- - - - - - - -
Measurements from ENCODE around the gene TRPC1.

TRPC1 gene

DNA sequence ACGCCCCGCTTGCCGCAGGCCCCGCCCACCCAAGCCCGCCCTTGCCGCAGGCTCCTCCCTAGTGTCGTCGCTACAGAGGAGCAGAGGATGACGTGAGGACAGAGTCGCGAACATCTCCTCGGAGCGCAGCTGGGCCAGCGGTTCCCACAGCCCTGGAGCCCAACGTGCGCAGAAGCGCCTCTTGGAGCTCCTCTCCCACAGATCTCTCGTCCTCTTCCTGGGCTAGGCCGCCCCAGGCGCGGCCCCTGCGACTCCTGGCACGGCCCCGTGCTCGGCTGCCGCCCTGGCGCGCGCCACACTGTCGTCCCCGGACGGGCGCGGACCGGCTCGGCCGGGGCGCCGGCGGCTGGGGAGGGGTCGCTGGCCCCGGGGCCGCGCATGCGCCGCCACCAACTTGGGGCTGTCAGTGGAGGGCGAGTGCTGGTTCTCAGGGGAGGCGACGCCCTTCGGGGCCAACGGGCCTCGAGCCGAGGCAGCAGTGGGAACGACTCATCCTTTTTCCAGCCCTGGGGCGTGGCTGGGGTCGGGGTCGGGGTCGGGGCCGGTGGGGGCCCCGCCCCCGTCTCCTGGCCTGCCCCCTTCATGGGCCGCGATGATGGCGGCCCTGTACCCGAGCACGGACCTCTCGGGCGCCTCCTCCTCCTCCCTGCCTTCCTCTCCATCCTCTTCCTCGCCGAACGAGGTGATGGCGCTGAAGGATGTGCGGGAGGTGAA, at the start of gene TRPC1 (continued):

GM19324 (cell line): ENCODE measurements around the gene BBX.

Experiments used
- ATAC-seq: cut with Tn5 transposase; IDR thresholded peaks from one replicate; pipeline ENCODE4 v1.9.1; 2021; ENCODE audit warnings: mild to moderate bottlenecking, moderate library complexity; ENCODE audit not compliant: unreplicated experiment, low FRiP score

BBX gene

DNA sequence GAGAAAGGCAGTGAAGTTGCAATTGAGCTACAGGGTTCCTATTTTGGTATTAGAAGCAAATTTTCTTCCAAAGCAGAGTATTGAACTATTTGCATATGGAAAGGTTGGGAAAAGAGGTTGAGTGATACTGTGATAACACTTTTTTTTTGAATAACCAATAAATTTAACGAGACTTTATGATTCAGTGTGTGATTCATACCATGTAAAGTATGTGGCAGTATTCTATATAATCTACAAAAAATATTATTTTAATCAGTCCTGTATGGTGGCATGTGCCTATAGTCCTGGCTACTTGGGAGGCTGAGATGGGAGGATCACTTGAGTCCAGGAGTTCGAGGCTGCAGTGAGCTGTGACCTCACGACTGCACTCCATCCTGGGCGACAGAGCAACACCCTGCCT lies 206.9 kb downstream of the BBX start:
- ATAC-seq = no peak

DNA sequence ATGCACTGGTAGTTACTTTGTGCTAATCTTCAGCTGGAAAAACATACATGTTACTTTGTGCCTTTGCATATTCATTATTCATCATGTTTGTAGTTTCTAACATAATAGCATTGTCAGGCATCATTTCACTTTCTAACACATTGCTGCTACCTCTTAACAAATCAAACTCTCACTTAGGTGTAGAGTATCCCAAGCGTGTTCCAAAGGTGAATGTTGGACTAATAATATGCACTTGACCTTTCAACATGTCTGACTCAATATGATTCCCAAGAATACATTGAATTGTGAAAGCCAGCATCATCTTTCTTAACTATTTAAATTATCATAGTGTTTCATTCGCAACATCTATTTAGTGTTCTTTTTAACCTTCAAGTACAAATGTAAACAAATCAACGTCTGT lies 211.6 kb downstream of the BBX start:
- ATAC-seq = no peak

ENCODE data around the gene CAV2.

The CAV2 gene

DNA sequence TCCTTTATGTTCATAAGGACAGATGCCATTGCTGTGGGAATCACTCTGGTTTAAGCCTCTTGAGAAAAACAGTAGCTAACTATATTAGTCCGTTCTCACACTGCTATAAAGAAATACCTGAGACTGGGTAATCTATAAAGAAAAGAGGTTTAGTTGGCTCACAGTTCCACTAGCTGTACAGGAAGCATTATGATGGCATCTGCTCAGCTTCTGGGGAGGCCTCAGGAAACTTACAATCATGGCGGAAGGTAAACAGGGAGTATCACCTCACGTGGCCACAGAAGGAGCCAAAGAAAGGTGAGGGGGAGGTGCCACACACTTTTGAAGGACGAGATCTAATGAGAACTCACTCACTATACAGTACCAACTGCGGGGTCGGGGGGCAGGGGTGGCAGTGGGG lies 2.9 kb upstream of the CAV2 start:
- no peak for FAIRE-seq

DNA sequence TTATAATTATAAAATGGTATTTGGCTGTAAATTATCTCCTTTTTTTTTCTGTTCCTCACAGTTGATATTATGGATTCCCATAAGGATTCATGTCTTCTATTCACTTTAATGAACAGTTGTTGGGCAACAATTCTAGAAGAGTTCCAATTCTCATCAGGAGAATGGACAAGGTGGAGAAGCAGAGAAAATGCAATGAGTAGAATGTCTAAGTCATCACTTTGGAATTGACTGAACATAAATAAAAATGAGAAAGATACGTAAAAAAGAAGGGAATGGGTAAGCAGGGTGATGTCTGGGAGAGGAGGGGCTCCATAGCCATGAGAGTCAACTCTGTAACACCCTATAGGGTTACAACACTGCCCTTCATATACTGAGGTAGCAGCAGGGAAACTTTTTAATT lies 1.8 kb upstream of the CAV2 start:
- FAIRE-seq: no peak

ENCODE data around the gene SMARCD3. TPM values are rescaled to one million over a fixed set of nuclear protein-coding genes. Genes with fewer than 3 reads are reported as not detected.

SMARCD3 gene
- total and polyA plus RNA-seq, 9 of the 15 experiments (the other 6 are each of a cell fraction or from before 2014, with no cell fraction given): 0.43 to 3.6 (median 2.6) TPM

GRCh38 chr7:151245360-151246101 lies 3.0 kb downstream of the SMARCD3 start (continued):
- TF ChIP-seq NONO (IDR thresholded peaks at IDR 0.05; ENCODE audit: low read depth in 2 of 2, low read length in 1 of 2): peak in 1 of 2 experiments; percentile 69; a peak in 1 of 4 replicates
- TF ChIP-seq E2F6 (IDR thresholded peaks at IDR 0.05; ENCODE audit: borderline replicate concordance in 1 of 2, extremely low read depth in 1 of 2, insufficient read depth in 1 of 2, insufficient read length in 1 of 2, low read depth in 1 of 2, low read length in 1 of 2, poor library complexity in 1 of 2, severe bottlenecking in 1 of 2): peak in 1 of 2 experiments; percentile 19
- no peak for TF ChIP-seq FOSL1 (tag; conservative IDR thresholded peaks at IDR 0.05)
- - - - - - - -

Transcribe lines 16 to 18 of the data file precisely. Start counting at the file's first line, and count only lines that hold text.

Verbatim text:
DNA sequence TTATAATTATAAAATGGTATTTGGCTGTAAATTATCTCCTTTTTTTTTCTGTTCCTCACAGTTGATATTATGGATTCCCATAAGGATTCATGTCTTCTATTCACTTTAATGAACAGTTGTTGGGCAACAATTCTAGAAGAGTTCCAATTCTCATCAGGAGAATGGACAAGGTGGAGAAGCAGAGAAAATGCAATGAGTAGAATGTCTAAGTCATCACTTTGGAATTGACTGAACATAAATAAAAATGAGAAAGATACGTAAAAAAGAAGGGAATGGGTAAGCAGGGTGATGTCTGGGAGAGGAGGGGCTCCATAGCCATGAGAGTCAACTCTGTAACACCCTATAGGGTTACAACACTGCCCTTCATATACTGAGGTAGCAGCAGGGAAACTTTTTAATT lies 1.8 kb upstream of the CAV2 start:
- FAIRE-seq: no peak

ENCODE data around the gene SMARCD3. TPM values are rescaled to one million over a fixed set of nuclear protein-coding genes. Genes with fewer than 3 reads are reported as not detected.